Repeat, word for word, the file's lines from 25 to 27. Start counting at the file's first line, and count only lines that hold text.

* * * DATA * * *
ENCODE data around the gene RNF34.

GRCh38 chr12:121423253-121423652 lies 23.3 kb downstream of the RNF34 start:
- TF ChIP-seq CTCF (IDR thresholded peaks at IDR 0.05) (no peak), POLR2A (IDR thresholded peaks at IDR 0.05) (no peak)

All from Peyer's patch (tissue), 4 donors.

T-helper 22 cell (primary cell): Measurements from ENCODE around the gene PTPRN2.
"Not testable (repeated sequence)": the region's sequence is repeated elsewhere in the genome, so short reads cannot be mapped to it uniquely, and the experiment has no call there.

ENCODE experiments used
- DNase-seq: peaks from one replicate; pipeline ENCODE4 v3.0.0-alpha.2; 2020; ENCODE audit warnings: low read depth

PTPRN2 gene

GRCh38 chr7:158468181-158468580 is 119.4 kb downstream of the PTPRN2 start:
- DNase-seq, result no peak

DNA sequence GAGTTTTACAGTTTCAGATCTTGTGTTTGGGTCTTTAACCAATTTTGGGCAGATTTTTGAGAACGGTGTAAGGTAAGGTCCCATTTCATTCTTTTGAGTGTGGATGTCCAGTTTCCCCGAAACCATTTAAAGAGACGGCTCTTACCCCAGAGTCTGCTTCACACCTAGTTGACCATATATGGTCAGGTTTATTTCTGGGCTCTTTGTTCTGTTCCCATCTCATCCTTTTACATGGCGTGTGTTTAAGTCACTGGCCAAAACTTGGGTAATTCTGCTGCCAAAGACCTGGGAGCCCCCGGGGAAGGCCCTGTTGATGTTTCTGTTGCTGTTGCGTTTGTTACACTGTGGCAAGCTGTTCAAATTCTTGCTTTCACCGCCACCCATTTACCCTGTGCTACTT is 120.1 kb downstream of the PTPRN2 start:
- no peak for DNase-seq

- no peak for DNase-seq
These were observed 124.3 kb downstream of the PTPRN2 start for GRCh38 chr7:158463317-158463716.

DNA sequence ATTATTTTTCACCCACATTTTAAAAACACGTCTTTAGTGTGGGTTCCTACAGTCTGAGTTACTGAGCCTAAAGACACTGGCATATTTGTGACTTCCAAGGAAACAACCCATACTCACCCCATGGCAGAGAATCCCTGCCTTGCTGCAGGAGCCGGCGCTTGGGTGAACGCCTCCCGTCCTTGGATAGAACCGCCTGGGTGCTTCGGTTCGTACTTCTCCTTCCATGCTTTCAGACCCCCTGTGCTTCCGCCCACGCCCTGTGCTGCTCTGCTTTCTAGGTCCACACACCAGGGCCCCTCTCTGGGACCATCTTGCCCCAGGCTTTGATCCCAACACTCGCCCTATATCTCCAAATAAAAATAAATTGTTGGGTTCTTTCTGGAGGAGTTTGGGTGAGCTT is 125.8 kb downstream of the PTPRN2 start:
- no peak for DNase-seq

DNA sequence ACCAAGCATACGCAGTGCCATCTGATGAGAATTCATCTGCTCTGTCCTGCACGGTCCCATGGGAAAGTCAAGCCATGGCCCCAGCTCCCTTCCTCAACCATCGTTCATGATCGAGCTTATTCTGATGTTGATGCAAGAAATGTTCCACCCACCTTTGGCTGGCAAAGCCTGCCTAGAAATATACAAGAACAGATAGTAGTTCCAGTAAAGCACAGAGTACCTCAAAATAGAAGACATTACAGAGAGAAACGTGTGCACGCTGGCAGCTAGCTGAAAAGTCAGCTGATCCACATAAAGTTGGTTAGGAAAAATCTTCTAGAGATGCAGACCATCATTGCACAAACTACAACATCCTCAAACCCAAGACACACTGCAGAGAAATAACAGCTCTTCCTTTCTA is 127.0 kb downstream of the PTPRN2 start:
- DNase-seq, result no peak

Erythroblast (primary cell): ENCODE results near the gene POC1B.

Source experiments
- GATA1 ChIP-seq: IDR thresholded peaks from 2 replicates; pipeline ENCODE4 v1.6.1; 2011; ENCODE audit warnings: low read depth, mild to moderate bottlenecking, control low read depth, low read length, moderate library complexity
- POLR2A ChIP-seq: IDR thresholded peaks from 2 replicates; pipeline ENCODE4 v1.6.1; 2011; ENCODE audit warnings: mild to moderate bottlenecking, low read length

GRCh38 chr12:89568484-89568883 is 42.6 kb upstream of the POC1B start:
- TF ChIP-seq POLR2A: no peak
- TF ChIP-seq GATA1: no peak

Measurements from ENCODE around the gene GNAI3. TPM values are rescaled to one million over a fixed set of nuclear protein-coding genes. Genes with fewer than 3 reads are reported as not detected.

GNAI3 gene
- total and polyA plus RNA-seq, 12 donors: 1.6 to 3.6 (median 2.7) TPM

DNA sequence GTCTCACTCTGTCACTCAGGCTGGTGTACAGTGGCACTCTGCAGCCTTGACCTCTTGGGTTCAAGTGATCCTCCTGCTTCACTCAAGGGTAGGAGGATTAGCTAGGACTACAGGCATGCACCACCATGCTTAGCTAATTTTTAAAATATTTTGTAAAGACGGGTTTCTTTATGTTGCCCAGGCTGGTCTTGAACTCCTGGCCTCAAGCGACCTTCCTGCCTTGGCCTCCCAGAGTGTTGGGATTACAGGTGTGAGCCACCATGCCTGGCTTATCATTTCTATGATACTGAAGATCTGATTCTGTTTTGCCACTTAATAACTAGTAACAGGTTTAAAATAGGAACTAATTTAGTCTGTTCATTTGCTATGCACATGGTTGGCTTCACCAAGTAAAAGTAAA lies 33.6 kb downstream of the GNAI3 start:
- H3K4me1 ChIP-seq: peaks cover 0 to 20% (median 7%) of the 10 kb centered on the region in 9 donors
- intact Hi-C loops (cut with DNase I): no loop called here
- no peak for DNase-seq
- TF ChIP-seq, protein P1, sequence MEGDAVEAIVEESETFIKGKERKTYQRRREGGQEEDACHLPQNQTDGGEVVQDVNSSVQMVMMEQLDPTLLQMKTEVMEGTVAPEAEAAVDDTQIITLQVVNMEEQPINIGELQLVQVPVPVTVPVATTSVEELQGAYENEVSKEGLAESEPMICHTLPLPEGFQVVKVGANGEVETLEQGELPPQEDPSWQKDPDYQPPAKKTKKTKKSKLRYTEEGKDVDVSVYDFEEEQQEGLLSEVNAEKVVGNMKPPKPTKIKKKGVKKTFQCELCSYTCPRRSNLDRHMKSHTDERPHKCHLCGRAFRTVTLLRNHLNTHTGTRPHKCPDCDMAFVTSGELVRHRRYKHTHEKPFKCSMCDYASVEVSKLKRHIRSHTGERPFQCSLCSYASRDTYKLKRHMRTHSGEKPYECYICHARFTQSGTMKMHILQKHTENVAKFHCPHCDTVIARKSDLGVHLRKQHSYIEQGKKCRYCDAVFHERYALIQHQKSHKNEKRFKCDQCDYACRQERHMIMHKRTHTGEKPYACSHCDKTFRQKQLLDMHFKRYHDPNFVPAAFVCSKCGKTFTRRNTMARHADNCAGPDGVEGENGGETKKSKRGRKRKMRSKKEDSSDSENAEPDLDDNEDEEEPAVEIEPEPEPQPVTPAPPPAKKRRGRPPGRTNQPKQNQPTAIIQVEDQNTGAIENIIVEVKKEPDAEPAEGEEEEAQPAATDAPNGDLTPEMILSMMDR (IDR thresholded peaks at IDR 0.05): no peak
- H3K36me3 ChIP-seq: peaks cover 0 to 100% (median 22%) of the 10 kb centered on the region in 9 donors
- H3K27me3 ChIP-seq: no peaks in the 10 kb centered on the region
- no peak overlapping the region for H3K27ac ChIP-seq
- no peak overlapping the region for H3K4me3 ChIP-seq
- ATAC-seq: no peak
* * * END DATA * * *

- TF ChIP-seq POLR2A: no peak
- TF ChIP-seq GATA1: no peak

Measurements from ENCODE around the gene GNAI3. TPM values are rescaled to one million over a fixed set of nuclear protein-coding genes. Genes with fewer than 3 reads are reported as not detected.